Boomer Tech Thread - *crack* *sip* Yep, the C64 was a good computer.

Glad I couldn't help

Ohai!
kiwifarms.net
Here's a thread for all the old, outdated but not yet forgotten tech from yesterday. Could be any tech from the 70's, 80's or 90's. Probably anything pre-2007 (before the iPhone and our current age of darkness).

Anyway, does anybody have any fond (or not so fond) memories of old tech? My family actually owned a XT, C64 and original Mac in the 90's went they were long obsolete, before getting a modern PC at Costco days before Y2K. Looking back, all those machines were better than that hunk of garbage and I wish I had kept them.
 

Reverend

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kiwifarms.net
I actually did grow up with a C64 as my first computer. Used to watch my dad play RPGs like Might & Magic on it all the time.

Had an Atari 2600 as my first console as well. I was addicted to Asteroids back then.
Moon patrol muthafucka. Nothing better than that game getting upto level bajillion.

Tape Player. I'm so glad that shit went the way of the CD. Obnoxious rewinding that shit.
 
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AmpleApricots

kiwifarms.net
I remember my first confrontation with Unix in the late 80s. Really liked the everything-is-a-file-dogma (but not really, but I didn't know better then) and thought that is the future of computers. Well I thought the same thing about Transputers so probably don't listen to me. About 30 years later and I wrote a small program that forwards keyboard input from one of my ARM computers to another, by basically listening to the event interface in the kernel for the physically connected keyboard and creating a fake keyboard via uinput kernel module on the client machine and while this was still easier, simpler and worked better than the "hundreds of mb of python required" solutions I could find online, all I could think was how needlessly complicated it all is. Back in the day you literally could cat the keyboard input from one machine to the next, no fooling. At least I made a tidy client-server setup in C that works via piping and communicates in easily to digest (and manipulate, record, whatever) text streams.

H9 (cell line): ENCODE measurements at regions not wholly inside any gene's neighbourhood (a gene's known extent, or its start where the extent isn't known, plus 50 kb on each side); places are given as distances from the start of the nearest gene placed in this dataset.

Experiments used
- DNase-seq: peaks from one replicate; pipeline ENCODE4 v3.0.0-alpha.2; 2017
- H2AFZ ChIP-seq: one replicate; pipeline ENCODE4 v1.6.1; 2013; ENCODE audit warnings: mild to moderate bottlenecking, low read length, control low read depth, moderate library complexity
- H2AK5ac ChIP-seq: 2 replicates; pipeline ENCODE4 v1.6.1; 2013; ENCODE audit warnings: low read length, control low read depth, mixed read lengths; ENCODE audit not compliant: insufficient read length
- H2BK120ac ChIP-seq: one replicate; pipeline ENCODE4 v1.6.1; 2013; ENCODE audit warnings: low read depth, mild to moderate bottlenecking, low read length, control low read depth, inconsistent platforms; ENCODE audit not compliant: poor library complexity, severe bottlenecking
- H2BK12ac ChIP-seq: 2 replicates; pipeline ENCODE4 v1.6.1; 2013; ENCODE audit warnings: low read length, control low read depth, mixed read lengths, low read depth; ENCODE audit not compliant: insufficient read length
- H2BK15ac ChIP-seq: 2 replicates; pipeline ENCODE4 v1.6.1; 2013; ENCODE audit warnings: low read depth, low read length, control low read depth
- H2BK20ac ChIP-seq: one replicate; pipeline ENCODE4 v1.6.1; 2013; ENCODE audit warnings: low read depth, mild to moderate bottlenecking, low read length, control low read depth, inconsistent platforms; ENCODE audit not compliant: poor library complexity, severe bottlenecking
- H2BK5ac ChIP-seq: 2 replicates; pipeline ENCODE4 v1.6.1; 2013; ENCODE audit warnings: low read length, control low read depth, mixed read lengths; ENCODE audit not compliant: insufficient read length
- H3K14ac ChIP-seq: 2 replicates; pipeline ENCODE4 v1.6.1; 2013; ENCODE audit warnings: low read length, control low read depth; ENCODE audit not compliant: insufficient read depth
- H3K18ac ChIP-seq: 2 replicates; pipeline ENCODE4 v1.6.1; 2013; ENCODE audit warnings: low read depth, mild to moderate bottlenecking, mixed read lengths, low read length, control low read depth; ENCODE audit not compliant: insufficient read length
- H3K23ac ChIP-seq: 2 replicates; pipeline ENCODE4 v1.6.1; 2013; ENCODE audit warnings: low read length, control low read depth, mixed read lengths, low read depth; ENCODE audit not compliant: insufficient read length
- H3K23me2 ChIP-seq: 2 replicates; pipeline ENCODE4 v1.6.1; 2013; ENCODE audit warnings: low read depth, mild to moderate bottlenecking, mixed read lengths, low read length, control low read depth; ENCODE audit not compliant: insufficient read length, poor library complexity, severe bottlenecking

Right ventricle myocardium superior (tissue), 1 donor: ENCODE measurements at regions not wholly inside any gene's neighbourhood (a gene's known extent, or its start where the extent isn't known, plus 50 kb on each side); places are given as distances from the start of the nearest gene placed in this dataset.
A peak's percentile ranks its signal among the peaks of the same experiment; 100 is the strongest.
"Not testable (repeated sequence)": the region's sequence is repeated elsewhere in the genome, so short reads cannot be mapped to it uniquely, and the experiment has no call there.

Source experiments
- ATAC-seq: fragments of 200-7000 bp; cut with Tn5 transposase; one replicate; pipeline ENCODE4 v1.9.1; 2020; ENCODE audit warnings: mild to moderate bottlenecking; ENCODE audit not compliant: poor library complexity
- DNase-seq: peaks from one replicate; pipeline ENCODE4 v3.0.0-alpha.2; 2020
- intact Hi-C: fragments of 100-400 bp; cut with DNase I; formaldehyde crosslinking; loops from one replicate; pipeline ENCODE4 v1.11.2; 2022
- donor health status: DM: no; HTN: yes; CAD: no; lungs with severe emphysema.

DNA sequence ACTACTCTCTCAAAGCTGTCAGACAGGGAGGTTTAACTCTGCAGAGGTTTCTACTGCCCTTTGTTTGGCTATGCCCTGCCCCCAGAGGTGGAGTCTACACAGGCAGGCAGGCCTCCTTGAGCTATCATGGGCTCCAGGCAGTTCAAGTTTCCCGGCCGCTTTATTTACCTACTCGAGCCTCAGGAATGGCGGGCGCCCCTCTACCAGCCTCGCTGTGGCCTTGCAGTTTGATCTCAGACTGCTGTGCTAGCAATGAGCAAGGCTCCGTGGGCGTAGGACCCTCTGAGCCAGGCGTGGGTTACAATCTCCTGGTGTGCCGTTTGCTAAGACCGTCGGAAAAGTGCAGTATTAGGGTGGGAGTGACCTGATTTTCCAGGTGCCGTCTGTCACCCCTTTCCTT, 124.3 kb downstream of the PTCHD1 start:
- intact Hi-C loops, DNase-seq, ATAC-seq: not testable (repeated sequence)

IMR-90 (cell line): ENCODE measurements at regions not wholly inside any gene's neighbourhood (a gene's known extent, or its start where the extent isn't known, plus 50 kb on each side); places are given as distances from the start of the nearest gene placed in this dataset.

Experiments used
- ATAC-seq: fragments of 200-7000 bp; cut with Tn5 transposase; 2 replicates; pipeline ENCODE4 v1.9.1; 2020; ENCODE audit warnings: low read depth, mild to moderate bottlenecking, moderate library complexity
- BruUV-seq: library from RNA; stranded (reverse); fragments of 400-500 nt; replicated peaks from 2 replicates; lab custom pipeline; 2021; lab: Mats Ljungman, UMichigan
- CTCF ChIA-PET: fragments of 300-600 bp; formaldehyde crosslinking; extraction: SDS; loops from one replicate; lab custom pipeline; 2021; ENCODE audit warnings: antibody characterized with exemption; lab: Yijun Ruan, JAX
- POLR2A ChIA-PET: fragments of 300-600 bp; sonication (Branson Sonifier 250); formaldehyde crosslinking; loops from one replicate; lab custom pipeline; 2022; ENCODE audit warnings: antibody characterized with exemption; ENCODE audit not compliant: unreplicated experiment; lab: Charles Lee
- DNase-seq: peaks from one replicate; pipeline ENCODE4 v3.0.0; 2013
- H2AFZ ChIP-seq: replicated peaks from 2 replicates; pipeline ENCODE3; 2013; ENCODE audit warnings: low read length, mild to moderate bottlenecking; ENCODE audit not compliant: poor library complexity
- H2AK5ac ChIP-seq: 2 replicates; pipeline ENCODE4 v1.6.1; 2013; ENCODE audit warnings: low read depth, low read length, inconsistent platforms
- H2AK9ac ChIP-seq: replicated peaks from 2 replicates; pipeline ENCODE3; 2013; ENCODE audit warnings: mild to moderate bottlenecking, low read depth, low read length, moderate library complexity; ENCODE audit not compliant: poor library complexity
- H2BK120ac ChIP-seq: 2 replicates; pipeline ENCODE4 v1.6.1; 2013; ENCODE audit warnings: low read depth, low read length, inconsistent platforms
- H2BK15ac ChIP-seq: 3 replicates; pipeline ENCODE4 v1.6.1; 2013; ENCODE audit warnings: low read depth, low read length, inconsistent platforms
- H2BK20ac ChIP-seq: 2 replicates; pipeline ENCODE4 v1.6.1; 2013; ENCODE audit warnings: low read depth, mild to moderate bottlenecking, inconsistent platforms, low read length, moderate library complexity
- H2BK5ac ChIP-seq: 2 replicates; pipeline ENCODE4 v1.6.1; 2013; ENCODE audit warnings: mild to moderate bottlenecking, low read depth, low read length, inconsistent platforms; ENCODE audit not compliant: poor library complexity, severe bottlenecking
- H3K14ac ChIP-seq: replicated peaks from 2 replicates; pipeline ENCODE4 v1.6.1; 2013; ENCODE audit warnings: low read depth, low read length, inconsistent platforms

Simplicity. That's what I miss most from that era and have the fondest memories of. Funnily I had zero interest in Linux when i first heard about it (and that was very early, basically the time where Torvalds first talked about it on newsgroups) and stuck a long-ass time to DOS or AmigaDOS for simple tasks.

I also have very fond memories of the early internet, pre-web. I ran a low-frequented BBS on an Amiga 2000 that nobody will remember and I still remember the hassle it was to get the additional phone lines. I still have that computer and the *massive* 7-port serial card by Commodore. (what I don't have anymore is the bunch of modems, they had to die for hardware projects, sad) It had a small 65CE20 CPU on it with 16 kb of RAM that did the I/O. This sounds silly with your tiny, sub $1 USB-chips that throw mbits of bandwith no sweat but that was some serious, serious tech back then. I also avoided USB for a long, long time and it also took a while to become anything useful. I'd say flash drives did make it finally useful.